Rising, but not Above
Scottish five-piece Deathcore outfit, Bleed from Within, offers no surprises or disappointments on its third full-length album, Uprising. There may be room for growth in this genre, but Bleed from Within has no aspirations towards that end. Its purpose is to deliver loud, ear-splitting, tight music that fits right in with bands like The Black Dahlia Murder and In Thy Dreams, but does not stand out, and Uprising accomplishes this goal.
After a brief melodic instrumental introduction (“III”), “Colony” pounds in with machine-gun precision. Scott Kennedy’s high/low screaming stabs along with the percussion, and guitarists Craig “Goonzi” Gowans and Martyn Evans provide the minor arpeggios and dissonant riffs that move the song along. The tracks meld into one another, implying that Uprising is designed to be listened to as one piece, but whether or not you do so depends on your tolerance of this kind of music. Among the typical, though, there are a few standout moments. “Nothing No One Nowhere” begins with a gut-wrenching high-pitched axe wail, and the rest of that song offers some effective beat changes that make the track itself memorable. “Speechless” is another short, quiet instrumental that leads into a heavier song (“Our Divide”), creating an indelible tandem.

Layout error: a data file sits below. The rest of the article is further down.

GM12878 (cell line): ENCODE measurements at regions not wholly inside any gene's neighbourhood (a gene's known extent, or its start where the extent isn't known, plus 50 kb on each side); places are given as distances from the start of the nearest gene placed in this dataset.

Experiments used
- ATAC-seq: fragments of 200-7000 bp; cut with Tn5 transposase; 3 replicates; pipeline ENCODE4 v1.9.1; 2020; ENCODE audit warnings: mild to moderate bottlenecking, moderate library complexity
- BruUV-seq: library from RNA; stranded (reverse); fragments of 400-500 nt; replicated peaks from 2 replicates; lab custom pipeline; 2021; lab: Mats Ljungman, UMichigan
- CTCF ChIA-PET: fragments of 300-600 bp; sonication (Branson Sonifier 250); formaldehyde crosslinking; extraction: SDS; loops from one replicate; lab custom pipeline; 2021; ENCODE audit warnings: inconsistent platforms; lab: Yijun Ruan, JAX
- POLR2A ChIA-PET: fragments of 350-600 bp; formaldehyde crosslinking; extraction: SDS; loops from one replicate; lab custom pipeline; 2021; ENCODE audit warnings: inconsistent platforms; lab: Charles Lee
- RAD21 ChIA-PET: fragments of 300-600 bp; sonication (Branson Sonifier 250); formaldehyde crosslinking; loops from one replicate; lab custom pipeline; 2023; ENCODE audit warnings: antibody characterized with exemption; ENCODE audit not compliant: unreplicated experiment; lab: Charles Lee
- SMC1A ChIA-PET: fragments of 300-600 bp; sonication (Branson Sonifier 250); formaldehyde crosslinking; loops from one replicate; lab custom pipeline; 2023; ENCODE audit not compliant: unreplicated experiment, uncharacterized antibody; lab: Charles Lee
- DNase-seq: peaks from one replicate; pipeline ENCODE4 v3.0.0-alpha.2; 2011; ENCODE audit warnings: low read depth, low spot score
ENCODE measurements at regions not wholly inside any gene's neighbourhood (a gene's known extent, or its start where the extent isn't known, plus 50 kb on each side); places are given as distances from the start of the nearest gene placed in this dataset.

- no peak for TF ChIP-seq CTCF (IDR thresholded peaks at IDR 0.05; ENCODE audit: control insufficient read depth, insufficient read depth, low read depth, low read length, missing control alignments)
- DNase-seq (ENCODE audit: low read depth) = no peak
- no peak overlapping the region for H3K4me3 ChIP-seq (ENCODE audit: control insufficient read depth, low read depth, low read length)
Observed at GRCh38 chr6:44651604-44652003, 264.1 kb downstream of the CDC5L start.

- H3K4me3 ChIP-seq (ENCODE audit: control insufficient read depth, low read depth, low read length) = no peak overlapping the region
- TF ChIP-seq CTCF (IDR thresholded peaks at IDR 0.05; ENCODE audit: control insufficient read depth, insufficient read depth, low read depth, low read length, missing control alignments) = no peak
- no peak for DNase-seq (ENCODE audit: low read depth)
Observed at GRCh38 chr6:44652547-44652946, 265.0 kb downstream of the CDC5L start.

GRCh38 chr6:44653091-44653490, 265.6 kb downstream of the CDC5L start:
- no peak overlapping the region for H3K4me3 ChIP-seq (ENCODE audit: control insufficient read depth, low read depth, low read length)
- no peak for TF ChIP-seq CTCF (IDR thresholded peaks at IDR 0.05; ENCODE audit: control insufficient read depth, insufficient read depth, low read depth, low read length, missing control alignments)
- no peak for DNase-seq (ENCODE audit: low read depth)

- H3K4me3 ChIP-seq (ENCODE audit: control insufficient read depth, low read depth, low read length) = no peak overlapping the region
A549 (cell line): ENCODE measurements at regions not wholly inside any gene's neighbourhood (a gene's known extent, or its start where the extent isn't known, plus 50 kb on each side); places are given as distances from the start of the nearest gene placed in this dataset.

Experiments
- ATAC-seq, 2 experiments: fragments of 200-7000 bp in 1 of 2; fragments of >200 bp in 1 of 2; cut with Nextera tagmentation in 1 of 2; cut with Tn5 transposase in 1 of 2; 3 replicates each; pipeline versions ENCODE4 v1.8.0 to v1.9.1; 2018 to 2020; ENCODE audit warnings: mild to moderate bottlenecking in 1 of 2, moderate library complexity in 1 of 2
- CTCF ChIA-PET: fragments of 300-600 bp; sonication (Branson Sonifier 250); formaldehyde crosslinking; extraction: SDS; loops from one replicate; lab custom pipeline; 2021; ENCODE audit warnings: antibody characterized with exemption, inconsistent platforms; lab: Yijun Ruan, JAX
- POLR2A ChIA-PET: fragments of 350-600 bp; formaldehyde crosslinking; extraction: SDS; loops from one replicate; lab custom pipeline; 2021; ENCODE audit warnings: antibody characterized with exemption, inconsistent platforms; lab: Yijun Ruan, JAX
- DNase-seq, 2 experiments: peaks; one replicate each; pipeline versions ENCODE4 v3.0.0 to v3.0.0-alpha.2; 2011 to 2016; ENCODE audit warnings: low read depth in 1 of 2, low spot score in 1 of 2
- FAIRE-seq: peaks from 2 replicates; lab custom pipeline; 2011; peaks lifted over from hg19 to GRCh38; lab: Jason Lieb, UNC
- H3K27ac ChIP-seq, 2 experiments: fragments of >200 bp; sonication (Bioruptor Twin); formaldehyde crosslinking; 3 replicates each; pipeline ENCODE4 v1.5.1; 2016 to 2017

Uprising ends with “Devotion,” and perhaps that’s a good title to describe Bleed from Within. The musicians are devoted to their talent, to their chosen profession, and they play their instruments with deliberateness; the band is devoted to present the Deathcore genre with respect and seriousness. This final number sums up the album with loud, mid-tempo riff-based thrashing mixed in with lovely orchestrations, including a stellar break in the middle involving bassist Davie Provan. You may not remember individual songs from Uprising, but a few of these moments will stick in your head, and those are the bits that will have you putting on the album a second and third time.